Fairfax Media has confirmed that the Immigration Department failed to implement basic measures, including seizing passports for analysis or ensuring a criminal charge could be quickly laid, to deal with the clear risk that the Ajjans and Mr Sodhani would flee Australia in the days after they were raided.
One experienced police investigator told Fairfax Media that upon finding almost $500,000 in cash as well as equipment stolen from the department in the raid on the Ajjans' house, the pair could have been quickly charged with offences relating to money laundering, fraud or theft.
Leaked files reveal that during the raid, immigration agents found $468,675 and a migration forgery operation, complete with several official departmental stamps and more than 1300 folders linked to general skilled migration claims ''with suspected false statements''.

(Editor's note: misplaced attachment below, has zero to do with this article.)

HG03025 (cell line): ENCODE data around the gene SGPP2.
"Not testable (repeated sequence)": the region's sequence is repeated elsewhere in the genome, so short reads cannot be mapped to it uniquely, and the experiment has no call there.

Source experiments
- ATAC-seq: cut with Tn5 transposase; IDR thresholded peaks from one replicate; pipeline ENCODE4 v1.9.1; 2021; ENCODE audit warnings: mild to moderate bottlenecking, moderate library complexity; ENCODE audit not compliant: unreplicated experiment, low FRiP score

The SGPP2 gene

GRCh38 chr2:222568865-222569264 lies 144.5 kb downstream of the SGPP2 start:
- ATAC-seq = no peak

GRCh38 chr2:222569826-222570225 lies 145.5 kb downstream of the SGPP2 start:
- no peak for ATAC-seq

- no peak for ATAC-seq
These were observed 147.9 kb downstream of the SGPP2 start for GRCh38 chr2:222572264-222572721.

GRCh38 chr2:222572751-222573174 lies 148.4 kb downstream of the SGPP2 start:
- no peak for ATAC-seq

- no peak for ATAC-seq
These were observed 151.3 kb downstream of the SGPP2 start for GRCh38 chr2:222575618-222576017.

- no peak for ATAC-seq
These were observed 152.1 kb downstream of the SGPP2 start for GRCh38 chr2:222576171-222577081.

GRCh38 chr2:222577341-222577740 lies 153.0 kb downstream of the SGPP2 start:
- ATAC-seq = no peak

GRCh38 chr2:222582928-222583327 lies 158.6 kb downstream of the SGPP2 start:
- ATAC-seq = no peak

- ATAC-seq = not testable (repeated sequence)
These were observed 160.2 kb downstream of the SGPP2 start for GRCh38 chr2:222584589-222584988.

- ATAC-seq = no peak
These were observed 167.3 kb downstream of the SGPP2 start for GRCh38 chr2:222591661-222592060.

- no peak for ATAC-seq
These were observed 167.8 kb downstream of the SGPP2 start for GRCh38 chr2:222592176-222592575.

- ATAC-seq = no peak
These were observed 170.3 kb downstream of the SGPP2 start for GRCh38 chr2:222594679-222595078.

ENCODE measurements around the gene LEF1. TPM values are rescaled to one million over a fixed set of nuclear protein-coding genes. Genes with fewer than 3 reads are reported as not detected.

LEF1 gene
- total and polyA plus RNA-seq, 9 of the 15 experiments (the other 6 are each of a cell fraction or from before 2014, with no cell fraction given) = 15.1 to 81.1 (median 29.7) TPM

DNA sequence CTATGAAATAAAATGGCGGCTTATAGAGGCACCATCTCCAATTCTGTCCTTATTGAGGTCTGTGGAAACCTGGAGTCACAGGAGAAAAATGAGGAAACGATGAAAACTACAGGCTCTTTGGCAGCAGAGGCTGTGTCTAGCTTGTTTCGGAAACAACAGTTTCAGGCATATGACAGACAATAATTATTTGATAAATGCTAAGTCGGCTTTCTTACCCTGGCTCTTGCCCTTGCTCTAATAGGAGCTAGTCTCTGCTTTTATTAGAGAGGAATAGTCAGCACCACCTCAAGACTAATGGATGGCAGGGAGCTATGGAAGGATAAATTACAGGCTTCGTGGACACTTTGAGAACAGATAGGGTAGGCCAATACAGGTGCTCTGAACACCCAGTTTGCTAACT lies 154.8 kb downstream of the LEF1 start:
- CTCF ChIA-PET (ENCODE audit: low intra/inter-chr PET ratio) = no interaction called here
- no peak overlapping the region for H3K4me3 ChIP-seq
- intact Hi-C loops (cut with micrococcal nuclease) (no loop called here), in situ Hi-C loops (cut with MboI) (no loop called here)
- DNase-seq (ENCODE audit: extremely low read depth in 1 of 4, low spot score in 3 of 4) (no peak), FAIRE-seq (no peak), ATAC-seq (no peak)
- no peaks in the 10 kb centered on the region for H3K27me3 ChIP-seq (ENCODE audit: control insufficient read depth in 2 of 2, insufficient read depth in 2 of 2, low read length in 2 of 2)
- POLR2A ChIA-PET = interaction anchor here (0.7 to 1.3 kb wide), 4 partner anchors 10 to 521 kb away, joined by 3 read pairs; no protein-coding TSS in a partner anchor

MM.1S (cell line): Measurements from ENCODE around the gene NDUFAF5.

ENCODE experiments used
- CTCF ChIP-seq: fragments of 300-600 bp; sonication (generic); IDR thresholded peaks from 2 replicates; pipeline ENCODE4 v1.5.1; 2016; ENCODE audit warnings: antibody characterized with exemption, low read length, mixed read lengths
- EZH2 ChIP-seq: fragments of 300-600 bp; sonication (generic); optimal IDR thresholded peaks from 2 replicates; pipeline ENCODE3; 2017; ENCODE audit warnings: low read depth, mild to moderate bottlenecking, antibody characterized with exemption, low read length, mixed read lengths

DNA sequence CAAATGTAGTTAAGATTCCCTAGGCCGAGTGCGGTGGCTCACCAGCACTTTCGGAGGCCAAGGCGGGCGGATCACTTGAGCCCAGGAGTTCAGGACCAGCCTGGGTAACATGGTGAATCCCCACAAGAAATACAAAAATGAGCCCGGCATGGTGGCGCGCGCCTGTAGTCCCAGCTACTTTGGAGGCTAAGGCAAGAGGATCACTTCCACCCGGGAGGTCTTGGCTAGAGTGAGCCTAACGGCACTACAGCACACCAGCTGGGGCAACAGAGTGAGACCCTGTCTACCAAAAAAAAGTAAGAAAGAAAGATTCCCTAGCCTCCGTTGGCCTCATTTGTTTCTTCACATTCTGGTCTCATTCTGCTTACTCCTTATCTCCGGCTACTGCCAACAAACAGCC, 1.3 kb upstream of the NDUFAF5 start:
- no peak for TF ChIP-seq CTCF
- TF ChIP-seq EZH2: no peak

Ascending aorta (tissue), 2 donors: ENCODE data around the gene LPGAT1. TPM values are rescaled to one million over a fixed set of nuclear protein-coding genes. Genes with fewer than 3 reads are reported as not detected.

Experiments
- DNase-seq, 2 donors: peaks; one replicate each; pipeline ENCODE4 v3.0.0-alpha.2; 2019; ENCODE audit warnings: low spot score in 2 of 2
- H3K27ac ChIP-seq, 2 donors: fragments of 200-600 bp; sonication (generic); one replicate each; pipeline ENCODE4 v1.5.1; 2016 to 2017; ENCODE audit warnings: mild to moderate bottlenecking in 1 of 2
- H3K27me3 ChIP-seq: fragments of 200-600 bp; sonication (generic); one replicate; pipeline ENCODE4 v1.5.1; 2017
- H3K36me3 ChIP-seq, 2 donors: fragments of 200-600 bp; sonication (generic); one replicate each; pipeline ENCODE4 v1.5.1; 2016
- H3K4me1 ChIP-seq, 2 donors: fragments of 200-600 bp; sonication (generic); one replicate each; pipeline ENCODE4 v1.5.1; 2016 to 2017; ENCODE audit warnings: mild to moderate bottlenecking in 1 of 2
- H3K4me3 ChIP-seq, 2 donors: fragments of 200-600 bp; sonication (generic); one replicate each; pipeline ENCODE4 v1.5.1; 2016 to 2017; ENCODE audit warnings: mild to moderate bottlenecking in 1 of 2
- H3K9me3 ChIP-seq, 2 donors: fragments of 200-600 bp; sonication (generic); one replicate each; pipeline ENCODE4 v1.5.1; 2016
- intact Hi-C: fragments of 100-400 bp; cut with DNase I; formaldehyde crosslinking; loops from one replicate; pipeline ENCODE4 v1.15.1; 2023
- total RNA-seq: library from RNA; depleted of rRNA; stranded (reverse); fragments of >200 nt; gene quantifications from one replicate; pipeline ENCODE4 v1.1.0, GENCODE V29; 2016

The files also show Ms Ajjan ''refused to comment on why or how'' the stolen Immigration Department equipment was ''found in their [the Ajjans'] possession''. Investigators also recovered a departmental visitor's pass.
In the days after the raid, Ms Ajjan called the Immigration Department to say she would be taking time off work.
Ms Ajjan and her husband wired $1.2 million to India, including one transfer of $543,000 made by Ms Ajjan. ''The AFP is trying to repatriate these funds as part of proceeds of crime referral, but given the funds were sent to India, this may be difficult to achieve,'' a leaked file states.
With John Garnaut